12 ESIF Financial Instruments Experience from past programme Experience from – Interest/Returns Resources returned– General Regulation Art. 78(7) second subparagraph : –COCOF Guidance Note 3 amplified the Regulations: –If Returns are ‘exited’ from the fund they should be allocated to ‘competent authorities’ to be re-used for the same type of action; –‘good practice’ dictates the re-use should take place in the same area covered by the Operational Programme. –The ‘re-use’ can take place beyond the date of closure of the Operational Programme. 12

13 ESIF Financial Instruments Experience from past programme Returns continued - Q&A papers on CIRCA Returns: –can be used to make further investments through the fund or to pay management costs/fees; –can be matched against ‘clean’ ERDF to make further investments or pay management costs/fees–either as an extension of the fund or establishment of a new fund; –cannot be used to contribute the match funding to the actual fund that generated the return, or to cover the cost of borrowing the match; –(principal capital element only) cannot be allocated preferentially –. 13

14 ESIF Financial Instruments Programme – The New Regime Found at slation slation Includes (as at March 2014) –The Common Provisions Regulation: Regulation (EU) No 1303/2013 of the European Parliament and of the Council –The ERDF Regulation: Regulation (EU) No 1301/2013 of the European Parliament and of the Council of 17 December 2013 –The ETC Regulation: Regulation (EU) No 1299/2013 of the European Parliament and of the Council NOTE: Delegated and Implementing legislation awaited. 14

15 ESIF Financial Instruments Programme – The New Regime EC has recently published a reference guide to accompany legislation on financial instruments (also available on same website): –“Financial Instruments in ESIF Programmes (Ref. Ares(2014) /02/2014 ) 15

16 ESIF Financial Instruments Programme – The New Regime Scope European Court of Auditors published its “Special Report No 2/2012 — Financial instruments for SMEs co-financed by the European Regional Development Fund”. Report noted insufficient market analysis undertaken before committing structural funds to FIs, which in some instances led to over-capitalised funds and/or funds being set up in areas where the market failure and therefore the need for/basis of the instrument was unclear. As a result, MS are now required to undertake an EAA per Article 37 of the Common Provisions Regulation. 16

17 ESIF Financial Instruments Programme – The New Regime Scope EC promoting use of financial instruments. Setting up a TA platform to assist. New opportunity to participate in EU level instruments and MS can use tailor-made/off the shelf models No longer just 3 main types of instrument – can be set up in relation to any thematic objective within a programme Financial incentive- 10% uplift intervention rate if whole priority dedicated to financial instrument/100% co-financing rate for participation in EU level instrument 17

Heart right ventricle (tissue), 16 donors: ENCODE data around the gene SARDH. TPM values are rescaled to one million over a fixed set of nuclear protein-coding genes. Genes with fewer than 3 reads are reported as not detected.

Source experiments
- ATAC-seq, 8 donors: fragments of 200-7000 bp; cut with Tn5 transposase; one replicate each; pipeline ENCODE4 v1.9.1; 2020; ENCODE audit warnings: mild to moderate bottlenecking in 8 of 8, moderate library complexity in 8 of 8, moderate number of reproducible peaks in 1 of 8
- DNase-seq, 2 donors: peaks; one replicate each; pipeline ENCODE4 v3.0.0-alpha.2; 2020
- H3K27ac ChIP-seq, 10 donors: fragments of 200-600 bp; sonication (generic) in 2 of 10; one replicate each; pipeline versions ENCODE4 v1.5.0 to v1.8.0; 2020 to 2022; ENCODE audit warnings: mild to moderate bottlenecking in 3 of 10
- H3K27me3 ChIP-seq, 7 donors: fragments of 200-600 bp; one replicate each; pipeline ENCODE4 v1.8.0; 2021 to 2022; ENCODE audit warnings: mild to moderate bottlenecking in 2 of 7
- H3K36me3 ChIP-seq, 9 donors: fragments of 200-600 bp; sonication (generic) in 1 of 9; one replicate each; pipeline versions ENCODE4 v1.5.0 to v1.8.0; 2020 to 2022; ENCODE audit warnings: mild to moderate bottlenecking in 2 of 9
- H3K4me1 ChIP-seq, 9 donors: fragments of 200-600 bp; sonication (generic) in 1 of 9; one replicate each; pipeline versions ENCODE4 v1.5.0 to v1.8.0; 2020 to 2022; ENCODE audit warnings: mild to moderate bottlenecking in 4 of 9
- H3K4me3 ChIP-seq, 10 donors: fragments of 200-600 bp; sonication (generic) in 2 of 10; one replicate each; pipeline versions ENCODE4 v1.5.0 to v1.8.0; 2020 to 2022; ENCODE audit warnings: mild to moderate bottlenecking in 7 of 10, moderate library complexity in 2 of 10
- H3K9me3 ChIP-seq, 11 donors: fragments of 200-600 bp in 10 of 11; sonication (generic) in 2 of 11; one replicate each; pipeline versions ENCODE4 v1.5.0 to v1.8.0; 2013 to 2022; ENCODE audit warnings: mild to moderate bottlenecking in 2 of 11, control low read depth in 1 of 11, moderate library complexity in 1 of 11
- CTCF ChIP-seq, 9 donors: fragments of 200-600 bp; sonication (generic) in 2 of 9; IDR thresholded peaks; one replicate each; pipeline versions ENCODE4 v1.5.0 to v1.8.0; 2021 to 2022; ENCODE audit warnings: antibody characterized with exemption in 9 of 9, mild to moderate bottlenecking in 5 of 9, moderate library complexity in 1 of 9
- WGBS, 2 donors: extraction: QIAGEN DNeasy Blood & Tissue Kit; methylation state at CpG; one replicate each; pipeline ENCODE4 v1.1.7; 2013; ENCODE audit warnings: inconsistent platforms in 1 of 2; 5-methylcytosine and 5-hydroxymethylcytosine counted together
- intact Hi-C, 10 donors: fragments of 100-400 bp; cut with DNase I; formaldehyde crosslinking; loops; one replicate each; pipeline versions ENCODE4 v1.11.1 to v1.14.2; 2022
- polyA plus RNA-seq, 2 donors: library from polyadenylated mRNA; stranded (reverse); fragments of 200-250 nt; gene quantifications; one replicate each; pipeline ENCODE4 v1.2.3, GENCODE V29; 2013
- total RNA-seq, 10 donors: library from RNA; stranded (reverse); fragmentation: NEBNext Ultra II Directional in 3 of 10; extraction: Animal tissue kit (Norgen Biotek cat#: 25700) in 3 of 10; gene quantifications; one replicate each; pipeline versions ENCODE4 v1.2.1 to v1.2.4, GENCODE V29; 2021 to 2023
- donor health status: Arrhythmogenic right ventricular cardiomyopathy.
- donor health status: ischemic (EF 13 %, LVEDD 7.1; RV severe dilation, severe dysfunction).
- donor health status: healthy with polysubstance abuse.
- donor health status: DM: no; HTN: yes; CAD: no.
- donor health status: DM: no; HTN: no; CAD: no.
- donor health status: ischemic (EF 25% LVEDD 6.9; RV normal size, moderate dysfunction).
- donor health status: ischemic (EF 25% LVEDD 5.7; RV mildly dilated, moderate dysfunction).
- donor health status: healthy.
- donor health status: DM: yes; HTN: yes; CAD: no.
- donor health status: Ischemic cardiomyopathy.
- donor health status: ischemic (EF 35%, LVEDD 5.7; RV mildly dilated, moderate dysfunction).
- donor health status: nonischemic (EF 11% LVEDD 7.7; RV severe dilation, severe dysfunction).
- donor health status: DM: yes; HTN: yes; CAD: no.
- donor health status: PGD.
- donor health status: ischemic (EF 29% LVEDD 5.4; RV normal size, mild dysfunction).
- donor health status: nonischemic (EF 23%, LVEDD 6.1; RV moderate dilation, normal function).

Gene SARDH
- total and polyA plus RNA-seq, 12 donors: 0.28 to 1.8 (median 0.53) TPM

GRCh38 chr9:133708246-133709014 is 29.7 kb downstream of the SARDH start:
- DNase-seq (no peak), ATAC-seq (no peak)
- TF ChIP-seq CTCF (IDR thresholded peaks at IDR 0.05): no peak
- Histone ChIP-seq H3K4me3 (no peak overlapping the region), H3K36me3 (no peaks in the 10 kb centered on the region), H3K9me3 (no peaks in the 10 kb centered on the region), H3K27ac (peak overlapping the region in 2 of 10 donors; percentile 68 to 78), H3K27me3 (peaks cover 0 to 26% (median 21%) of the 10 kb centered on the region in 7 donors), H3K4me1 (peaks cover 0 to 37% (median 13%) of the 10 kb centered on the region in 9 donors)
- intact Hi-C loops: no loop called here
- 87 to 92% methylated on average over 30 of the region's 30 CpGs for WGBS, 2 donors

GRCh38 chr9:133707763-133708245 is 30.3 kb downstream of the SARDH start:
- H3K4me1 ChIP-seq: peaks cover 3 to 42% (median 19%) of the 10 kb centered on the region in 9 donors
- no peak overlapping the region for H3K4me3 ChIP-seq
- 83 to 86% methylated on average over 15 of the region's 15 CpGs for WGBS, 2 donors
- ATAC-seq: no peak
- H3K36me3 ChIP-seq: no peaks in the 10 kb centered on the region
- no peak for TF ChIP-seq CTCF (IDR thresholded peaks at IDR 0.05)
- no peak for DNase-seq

18 ESIF Financial Instruments Programme – The New Regime Ex Ante Assessment Regulation prescriptive as to the contents of an EAA. NOT same as a programme ‘ex ante evaluation’ Intended to be a “living document” - undertaken in stages and reviewed periodically to ensure the assumptions hold good. Can be completed at high level to inform drafting of a programme and later refined. Exception to rule – detail must be included if MA wishes to make use of the 10% incentive or 100% for a whole priority axis targetting EU level instrument. 18

19 ESIF Financial Instruments Programme – The New Regime Selection and Implementation 5 models intended to provide maximum flexibility: Entrusted entity –EIB/EIF –IFI in which MS is a shareholder –SGEI type financial instruments –Any body governed by public/private law Investment in share capital of existing/newly created entity. MA directly managed loan/guarantee fund. EU level instrument (all except SME) EU level instrument (SME) 19

20 ESIF Financial Instruments Programme – The New Regime Selection and Implementation cont. Nota Bene: Art. 38(4) final subparagraph: “The Commission shall be empowered to adopt delegated acts in accordance with Article 149 laying down additional specific rules on the role, liabilities and responsibility of bodies implementing financial instruments, related selection criteria and products that may be delivered through financial instruments in accordance with Article 37. The Commission shall notify those delegated acts simultaneously to the European Parliament and the Council by 22 April 2014.” 20

21 ESIF Financial Instruments Programme – The New Regime Selection and Implementation cont. Delegated Act is being finalised, but covers: Due diligence matters - requirement to ensure the body selected to implement FI fulfils minimum criteria e.g: –Capacity –Economic and financial viability –Internal and external control system, governance arrangements –Accurate accounting system and agreement to be audited –Entitlement to act under Union and national law Transparent and objective selection criteria – avoiding conflicts of interest 21